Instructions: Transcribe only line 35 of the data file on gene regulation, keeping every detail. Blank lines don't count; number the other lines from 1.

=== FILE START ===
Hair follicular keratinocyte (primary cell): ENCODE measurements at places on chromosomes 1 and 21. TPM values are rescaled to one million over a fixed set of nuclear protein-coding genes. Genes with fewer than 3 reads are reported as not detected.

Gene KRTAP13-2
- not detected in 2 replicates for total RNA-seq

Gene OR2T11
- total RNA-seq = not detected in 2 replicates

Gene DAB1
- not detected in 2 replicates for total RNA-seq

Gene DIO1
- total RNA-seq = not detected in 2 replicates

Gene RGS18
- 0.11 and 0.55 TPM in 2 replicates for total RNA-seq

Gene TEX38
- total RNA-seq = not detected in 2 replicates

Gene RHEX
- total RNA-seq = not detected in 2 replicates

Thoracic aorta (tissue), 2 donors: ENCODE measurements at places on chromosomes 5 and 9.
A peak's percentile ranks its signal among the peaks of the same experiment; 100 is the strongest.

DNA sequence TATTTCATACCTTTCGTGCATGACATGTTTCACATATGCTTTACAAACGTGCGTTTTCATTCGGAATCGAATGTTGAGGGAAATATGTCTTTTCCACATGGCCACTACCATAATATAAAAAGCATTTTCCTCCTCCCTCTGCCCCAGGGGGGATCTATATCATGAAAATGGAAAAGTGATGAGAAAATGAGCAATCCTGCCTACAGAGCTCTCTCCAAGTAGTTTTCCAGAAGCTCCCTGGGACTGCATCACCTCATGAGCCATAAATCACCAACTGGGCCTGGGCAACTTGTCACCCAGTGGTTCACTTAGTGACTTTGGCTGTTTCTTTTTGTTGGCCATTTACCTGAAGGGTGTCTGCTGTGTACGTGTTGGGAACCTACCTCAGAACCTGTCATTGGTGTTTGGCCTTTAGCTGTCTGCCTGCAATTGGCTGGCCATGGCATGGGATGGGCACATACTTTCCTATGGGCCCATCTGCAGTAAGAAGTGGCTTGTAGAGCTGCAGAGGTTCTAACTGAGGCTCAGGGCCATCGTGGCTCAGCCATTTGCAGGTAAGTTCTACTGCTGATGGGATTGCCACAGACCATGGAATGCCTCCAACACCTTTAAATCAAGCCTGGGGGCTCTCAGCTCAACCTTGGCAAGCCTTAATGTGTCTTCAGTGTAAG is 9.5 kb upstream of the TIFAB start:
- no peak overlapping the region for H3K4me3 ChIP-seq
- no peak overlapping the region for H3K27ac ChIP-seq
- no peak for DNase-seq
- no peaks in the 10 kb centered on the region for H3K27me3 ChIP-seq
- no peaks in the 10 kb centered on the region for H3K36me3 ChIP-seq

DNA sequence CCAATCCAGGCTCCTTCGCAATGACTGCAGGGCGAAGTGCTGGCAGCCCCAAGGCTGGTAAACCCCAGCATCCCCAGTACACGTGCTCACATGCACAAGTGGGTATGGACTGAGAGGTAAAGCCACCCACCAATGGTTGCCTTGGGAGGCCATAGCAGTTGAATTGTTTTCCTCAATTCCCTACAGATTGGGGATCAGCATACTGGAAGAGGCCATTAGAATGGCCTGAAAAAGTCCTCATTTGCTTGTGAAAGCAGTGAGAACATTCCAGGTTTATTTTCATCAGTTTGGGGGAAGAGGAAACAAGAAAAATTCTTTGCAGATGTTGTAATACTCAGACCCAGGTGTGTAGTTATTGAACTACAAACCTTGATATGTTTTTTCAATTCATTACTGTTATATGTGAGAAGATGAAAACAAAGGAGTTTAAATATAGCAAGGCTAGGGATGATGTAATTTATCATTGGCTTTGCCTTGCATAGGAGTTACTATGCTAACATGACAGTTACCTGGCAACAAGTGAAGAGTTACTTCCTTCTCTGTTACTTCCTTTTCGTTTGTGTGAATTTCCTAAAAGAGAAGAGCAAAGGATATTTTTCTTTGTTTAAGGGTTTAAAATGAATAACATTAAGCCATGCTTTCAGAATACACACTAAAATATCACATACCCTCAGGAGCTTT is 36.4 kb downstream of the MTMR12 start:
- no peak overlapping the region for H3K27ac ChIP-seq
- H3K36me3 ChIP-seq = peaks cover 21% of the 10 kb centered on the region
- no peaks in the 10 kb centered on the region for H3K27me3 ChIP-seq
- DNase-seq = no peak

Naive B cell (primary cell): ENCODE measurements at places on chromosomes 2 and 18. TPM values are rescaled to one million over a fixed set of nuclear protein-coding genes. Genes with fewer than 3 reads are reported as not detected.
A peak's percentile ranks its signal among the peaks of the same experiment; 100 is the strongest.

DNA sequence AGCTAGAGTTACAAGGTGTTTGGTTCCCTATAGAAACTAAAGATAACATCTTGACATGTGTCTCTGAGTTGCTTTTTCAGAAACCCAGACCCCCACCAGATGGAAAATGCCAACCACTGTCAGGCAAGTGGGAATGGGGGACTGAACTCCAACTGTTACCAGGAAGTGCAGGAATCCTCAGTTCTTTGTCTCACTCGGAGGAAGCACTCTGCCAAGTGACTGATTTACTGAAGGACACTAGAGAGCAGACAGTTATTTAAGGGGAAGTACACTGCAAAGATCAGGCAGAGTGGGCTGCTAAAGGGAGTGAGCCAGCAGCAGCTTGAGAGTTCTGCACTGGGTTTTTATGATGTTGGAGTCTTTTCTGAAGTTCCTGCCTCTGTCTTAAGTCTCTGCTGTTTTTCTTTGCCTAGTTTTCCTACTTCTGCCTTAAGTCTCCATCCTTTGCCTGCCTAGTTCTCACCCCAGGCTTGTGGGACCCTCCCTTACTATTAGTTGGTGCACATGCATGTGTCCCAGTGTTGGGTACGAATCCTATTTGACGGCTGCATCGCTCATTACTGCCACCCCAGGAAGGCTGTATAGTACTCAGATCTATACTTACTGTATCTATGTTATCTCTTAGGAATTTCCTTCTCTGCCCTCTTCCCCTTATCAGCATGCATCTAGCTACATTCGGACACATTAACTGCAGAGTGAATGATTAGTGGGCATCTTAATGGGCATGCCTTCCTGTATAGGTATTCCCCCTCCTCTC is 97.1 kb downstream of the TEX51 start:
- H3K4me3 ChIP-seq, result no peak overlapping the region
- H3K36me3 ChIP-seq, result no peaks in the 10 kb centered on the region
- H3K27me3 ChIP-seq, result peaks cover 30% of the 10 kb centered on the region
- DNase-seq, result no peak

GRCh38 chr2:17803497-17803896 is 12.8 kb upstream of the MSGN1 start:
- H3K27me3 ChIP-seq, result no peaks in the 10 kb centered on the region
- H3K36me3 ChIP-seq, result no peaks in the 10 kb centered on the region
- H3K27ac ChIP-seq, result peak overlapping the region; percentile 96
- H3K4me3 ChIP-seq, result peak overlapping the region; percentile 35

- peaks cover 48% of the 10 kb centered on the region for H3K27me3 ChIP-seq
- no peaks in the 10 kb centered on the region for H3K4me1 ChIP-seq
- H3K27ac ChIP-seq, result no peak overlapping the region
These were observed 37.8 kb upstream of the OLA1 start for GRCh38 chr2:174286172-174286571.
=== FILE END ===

- DNase-seq, result no peak